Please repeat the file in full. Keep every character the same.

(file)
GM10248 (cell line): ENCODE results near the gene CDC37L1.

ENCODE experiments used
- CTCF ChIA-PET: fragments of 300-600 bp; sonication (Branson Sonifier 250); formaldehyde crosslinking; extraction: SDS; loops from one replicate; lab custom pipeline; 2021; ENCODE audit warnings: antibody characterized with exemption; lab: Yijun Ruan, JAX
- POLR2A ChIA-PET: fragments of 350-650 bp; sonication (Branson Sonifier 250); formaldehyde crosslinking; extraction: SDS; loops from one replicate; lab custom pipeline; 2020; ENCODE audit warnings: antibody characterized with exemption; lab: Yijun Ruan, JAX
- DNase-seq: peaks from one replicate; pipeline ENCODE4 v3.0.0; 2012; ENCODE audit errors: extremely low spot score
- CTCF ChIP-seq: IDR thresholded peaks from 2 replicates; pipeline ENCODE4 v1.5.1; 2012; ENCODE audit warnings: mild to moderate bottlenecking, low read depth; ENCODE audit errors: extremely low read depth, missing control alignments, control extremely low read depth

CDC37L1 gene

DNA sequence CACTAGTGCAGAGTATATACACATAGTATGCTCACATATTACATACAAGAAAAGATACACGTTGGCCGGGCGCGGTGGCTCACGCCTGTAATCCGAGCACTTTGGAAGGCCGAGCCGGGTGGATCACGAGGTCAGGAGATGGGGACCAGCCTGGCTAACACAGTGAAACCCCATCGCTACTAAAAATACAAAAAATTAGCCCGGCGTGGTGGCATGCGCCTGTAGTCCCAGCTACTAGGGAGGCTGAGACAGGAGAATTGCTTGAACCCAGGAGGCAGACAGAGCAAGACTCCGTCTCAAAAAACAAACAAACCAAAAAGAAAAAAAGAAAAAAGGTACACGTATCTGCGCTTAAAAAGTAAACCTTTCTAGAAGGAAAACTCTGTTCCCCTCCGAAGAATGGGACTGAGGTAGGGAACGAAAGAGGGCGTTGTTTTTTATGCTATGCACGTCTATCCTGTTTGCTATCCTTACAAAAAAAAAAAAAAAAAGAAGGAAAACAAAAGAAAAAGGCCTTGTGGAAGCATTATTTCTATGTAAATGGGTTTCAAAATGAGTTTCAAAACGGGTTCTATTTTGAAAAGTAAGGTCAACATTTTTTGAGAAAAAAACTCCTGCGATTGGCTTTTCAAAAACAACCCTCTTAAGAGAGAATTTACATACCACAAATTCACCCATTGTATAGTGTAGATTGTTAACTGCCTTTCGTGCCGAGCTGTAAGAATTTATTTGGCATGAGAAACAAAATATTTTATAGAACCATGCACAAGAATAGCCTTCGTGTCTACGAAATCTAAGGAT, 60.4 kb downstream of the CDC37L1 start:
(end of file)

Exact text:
GM10248 (cell line): ENCODE results near the gene CDC37L1.

ENCODE experiments used
- CTCF ChIA-PET: fragments of 300-600 bp; sonication (Branson Sonifier 250); formaldehyde crosslinking; extraction: SDS; loops from one replicate; lab custom pipeline; 2021; ENCODE audit warnings: antibody characterized with exemption; lab: Yijun Ruan, JAX
- POLR2A ChIA-PET: fragments of 350-650 bp; sonication (Branson Sonifier 250); formaldehyde crosslinking; extraction: SDS; loops from one replicate; lab custom pipeline; 2020; ENCODE audit warnings: antibody characterized with exemption; lab: Yijun Ruan, JAX
- DNase-seq: peaks from one replicate; pipeline ENCODE4 v3.0.0; 2012; ENCODE audit errors: extremely low spot score
- CTCF ChIP-seq: IDR thresholded peaks from 2 replicates; pipeline ENCODE4 v1.5.1; 2012; ENCODE audit warnings: mild to moderate bottlenecking, low read depth; ENCODE audit errors: extremely low read depth, missing control alignments, control extremely low read depth

CDC37L1 gene

DNA sequence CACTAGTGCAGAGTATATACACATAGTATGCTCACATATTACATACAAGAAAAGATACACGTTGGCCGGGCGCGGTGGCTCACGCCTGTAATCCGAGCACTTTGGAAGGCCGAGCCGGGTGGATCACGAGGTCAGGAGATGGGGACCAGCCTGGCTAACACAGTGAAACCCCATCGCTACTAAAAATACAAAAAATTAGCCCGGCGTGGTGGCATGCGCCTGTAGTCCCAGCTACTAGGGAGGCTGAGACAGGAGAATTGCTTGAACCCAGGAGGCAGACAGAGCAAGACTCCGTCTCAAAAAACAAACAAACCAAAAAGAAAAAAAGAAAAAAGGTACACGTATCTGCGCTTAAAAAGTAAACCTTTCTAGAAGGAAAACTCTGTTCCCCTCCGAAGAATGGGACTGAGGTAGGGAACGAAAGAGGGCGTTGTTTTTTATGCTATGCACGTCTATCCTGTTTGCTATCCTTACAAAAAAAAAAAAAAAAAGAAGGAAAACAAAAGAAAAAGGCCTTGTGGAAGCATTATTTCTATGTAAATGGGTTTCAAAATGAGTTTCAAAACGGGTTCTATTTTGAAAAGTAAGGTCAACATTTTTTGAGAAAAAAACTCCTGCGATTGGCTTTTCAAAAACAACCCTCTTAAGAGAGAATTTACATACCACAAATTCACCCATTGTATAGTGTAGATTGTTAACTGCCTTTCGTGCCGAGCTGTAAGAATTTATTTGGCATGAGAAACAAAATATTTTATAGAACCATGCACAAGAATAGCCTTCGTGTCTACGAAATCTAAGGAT, 60.4 kb downstream of the CDC37L1 start: